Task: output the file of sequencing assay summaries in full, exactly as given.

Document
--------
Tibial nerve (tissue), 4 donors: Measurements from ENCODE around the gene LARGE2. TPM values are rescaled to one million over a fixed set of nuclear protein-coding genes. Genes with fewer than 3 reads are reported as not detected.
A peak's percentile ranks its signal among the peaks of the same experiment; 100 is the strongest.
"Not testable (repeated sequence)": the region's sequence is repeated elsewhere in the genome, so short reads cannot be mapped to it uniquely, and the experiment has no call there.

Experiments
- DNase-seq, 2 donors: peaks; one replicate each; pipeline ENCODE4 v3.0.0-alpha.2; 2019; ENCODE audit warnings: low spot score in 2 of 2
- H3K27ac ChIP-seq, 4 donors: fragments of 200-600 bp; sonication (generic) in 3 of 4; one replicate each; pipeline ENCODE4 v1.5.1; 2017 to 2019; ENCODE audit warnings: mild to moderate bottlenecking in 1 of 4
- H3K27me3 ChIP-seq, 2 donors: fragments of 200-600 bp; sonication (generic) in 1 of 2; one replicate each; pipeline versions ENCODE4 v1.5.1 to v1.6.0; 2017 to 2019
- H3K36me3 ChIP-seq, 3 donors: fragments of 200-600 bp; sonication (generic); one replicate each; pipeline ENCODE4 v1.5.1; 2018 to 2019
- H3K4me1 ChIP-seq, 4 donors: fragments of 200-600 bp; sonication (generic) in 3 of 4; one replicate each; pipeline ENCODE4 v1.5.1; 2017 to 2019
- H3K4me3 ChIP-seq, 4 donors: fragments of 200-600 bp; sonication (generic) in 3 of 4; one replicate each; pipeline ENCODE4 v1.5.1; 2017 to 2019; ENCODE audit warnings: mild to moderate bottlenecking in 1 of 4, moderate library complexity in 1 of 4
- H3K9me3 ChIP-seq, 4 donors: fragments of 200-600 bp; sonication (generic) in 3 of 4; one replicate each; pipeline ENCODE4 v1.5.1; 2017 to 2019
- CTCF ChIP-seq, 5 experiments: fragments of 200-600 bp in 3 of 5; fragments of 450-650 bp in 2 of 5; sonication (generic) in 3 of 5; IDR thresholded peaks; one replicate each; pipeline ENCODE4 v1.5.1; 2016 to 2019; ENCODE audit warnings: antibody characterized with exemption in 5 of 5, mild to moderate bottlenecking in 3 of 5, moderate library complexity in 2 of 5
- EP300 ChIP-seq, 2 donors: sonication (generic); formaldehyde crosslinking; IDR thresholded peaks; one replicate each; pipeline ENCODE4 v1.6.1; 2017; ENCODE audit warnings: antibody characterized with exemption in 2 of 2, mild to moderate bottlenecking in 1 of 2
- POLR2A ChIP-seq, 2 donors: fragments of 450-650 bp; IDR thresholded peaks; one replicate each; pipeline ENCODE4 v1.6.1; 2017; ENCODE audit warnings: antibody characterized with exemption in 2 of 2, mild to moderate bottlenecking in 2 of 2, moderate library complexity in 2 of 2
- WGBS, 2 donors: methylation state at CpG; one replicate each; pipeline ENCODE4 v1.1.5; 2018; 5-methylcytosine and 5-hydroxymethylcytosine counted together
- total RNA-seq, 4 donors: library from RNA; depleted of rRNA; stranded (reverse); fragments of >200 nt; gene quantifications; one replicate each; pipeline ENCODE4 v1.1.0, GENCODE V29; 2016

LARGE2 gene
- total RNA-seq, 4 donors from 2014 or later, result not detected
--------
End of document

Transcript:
Tibial nerve (tissue), 4 donors: Measurements from ENCODE around the gene LARGE2. TPM values are rescaled to one million over a fixed set of nuclear protein-coding genes. Genes with fewer than 3 reads are reported as not detected.
A peak's percentile ranks its signal among the peaks of the same experiment; 100 is the strongest.
"Not testable (repeated sequence)": the region's sequence is repeated elsewhere in the genome, so short reads cannot be mapped to it uniquely, and the experiment has no call there.

Experiments
- DNase-seq, 2 donors: peaks; one replicate each; pipeline ENCODE4 v3.0.0-alpha.2; 2019; ENCODE audit warnings: low spot score in 2 of 2
- H3K27ac ChIP-seq, 4 donors: fragments of 200-600 bp; sonication (generic) in 3 of 4; one replicate each; pipeline ENCODE4 v1.5.1; 2017 to 2019; ENCODE audit warnings: mild to moderate bottlenecking in 1 of 4
- H3K27me3 ChIP-seq, 2 donors: fragments of 200-600 bp; sonication (generic) in 1 of 2; one replicate each; pipeline versions ENCODE4 v1.5.1 to v1.6.0; 2017 to 2019
- H3K36me3 ChIP-seq, 3 donors: fragments of 200-600 bp; sonication (generic); one replicate each; pipeline ENCODE4 v1.5.1; 2018 to 2019
- H3K4me1 ChIP-seq, 4 donors: fragments of 200-600 bp; sonication (generic) in 3 of 4; one replicate each; pipeline ENCODE4 v1.5.1; 2017 to 2019
- H3K4me3 ChIP-seq, 4 donors: fragments of 200-600 bp; sonication (generic) in 3 of 4; one replicate each; pipeline ENCODE4 v1.5.1; 2017 to 2019; ENCODE audit warnings: mild to moderate bottlenecking in 1 of 4, moderate library complexity in 1 of 4
- H3K9me3 ChIP-seq, 4 donors: fragments of 200-600 bp; sonication (generic) in 3 of 4; one replicate each; pipeline ENCODE4 v1.5.1; 2017 to 2019
- CTCF ChIP-seq, 5 experiments: fragments of 200-600 bp in 3 of 5; fragments of 450-650 bp in 2 of 5; sonication (generic) in 3 of 5; IDR thresholded peaks; one replicate each; pipeline ENCODE4 v1.5.1; 2016 to 2019; ENCODE audit warnings: antibody characterized with exemption in 5 of 5, mild to moderate bottlenecking in 3 of 5, moderate library complexity in 2 of 5
- EP300 ChIP-seq, 2 donors: sonication (generic); formaldehyde crosslinking; IDR thresholded peaks; one replicate each; pipeline ENCODE4 v1.6.1; 2017; ENCODE audit warnings: antibody characterized with exemption in 2 of 2, mild to moderate bottlenecking in 1 of 2
- POLR2A ChIP-seq, 2 donors: fragments of 450-650 bp; IDR thresholded peaks; one replicate each; pipeline ENCODE4 v1.6.1; 2017; ENCODE audit warnings: antibody characterized with exemption in 2 of 2, mild to moderate bottlenecking in 2 of 2, moderate library complexity in 2 of 2
- WGBS, 2 donors: methylation state at CpG; one replicate each; pipeline ENCODE4 v1.1.5; 2018; 5-methylcytosine and 5-hydroxymethylcytosine counted together
- total RNA-seq, 4 donors: library from RNA; depleted of rRNA; stranded (reverse); fragments of >200 nt; gene quantifications; one replicate each; pipeline ENCODE4 v1.1.0, GENCODE V29; 2016

LARGE2 gene
- total RNA-seq, 4 donors from 2014 or later, result not detected